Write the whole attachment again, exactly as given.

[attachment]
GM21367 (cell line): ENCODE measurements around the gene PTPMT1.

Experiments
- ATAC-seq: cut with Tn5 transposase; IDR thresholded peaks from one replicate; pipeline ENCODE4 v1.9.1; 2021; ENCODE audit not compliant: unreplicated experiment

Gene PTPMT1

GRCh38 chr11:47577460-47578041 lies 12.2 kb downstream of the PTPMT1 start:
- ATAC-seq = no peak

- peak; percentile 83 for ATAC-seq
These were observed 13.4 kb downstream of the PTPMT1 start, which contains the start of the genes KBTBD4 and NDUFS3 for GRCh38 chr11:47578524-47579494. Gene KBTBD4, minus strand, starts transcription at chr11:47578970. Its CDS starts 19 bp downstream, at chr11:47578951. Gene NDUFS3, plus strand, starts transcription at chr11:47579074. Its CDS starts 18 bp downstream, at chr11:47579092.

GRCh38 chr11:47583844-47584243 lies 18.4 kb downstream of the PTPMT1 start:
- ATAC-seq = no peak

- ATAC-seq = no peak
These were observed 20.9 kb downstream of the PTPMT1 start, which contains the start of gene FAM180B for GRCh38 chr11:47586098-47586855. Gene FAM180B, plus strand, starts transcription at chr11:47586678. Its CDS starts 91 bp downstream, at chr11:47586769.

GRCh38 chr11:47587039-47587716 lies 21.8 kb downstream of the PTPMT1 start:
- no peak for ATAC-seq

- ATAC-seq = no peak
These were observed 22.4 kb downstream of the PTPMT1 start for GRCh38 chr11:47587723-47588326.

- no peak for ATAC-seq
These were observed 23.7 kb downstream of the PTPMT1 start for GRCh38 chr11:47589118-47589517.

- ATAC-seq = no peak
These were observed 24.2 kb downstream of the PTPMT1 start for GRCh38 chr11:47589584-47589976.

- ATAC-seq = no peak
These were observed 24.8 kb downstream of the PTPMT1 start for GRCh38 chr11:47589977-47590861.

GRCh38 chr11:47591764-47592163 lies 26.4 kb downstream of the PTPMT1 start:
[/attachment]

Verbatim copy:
GM21367 (cell line): ENCODE measurements around the gene PTPMT1.

Experiments
- ATAC-seq: cut with Tn5 transposase; IDR thresholded peaks from one replicate; pipeline ENCODE4 v1.9.1; 2021; ENCODE audit not compliant: unreplicated experiment

Gene PTPMT1

GRCh38 chr11:47577460-47578041 lies 12.2 kb downstream of the PTPMT1 start:
- ATAC-seq = no peak

- peak; percentile 83 for ATAC-seq
These were observed 13.4 kb downstream of the PTPMT1 start, which contains the start of the genes KBTBD4 and NDUFS3 for GRCh38 chr11:47578524-47579494. Gene KBTBD4, minus strand, starts transcription at chr11:47578970. Its CDS starts 19 bp downstream, at chr11:47578951. Gene NDUFS3, plus strand, starts transcription at chr11:47579074. Its CDS starts 18 bp downstream, at chr11:47579092.

GRCh38 chr11:47583844-47584243 lies 18.4 kb downstream of the PTPMT1 start:
- ATAC-seq = no peak

- ATAC-seq = no peak
These were observed 20.9 kb downstream of the PTPMT1 start, which contains the start of gene FAM180B for GRCh38 chr11:47586098-47586855. Gene FAM180B, plus strand, starts transcription at chr11:47586678. Its CDS starts 91 bp downstream, at chr11:47586769.

GRCh38 chr11:47587039-47587716 lies 21.8 kb downstream of the PTPMT1 start:
- no peak for ATAC-seq

- ATAC-seq = no peak
These were observed 22.4 kb downstream of the PTPMT1 start for GRCh38 chr11:47587723-47588326.

- no peak for ATAC-seq
These were observed 23.7 kb downstream of the PTPMT1 start for GRCh38 chr11:47589118-47589517.

- ATAC-seq = no peak
These were observed 24.2 kb downstream of the PTPMT1 start for GRCh38 chr11:47589584-47589976.

- ATAC-seq = no peak
These were observed 24.8 kb downstream of the PTPMT1 start for GRCh38 chr11:47589977-47590861.

GRCh38 chr11:47591764-47592163 lies 26.4 kb downstream of the PTPMT1 start: